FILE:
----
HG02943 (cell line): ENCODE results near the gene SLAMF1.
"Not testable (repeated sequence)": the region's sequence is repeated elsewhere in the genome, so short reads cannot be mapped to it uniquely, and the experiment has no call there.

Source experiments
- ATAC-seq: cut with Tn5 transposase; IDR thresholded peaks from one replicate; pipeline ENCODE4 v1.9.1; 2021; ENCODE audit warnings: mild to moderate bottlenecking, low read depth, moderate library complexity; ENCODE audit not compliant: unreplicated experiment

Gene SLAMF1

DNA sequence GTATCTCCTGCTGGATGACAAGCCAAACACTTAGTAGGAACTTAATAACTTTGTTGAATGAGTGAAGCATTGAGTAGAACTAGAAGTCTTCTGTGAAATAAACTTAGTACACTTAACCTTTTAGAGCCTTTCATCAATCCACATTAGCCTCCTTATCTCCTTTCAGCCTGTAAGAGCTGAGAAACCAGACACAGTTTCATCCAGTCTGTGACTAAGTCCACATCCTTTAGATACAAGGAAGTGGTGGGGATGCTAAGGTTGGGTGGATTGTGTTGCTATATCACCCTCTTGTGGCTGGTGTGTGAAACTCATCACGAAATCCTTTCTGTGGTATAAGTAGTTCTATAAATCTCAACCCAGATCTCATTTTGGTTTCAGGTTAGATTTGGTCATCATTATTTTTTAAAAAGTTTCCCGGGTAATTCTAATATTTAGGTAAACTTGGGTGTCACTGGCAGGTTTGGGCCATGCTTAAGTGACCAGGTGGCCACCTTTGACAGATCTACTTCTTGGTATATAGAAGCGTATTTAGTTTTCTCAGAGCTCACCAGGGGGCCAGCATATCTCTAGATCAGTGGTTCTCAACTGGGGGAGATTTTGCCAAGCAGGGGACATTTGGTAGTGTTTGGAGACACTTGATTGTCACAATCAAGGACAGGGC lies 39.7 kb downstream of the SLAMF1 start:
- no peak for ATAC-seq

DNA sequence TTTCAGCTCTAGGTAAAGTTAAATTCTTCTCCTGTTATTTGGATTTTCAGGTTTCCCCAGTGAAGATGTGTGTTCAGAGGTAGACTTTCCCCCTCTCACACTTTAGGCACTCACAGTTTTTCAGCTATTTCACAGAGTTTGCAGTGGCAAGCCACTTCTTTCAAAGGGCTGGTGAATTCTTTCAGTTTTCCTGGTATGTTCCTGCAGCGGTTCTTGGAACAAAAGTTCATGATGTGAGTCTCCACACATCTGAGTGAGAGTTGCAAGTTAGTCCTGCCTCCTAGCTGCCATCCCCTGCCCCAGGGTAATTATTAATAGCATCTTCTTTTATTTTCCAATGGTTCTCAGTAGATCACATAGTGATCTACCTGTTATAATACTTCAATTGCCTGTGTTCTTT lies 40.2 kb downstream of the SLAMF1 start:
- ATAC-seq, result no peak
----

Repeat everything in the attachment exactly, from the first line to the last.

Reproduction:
HG02943 (cell line): ENCODE results near the gene SLAMF1.
"Not testable (repeated sequence)": the region's sequence is repeated elsewhere in the genome, so short reads cannot be mapped to it uniquely, and the experiment has no call there.

Source experiments
- ATAC-seq: cut with Tn5 transposase; IDR thresholded peaks from one replicate; pipeline ENCODE4 v1.9.1; 2021; ENCODE audit warnings: mild to moderate bottlenecking, low read depth, moderate library complexity; ENCODE audit not compliant: unreplicated experiment

Gene SLAMF1

DNA sequence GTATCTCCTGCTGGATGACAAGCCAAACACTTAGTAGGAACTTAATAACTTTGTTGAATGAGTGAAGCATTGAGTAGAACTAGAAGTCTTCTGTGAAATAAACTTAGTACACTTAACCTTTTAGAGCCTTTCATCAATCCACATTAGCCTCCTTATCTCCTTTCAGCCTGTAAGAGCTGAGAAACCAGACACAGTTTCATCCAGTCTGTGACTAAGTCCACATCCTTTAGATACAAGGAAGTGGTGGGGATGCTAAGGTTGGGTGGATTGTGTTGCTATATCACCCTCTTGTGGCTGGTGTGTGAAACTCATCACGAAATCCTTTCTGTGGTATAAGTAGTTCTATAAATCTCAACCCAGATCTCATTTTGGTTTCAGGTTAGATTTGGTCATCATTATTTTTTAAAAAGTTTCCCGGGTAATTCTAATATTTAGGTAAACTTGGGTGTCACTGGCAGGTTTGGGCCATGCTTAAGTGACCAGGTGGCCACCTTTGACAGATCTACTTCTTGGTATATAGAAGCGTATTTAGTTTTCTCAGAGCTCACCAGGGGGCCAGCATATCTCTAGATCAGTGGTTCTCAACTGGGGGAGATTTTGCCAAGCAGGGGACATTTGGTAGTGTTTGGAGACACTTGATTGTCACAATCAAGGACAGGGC lies 39.7 kb downstream of the SLAMF1 start:
- no peak for ATAC-seq

DNA sequence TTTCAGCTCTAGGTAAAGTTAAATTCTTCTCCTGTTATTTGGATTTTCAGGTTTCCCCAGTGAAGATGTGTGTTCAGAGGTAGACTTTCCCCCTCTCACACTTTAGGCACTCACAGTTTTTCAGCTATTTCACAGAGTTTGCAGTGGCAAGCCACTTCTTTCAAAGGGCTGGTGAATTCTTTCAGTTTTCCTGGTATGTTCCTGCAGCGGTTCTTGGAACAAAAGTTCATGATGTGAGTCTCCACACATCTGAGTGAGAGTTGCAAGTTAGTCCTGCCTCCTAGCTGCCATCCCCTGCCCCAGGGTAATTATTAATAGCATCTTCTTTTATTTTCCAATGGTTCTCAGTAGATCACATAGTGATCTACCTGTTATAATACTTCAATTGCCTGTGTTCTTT lies 40.2 kb downstream of the SLAMF1 start:
- ATAC-seq, result no peak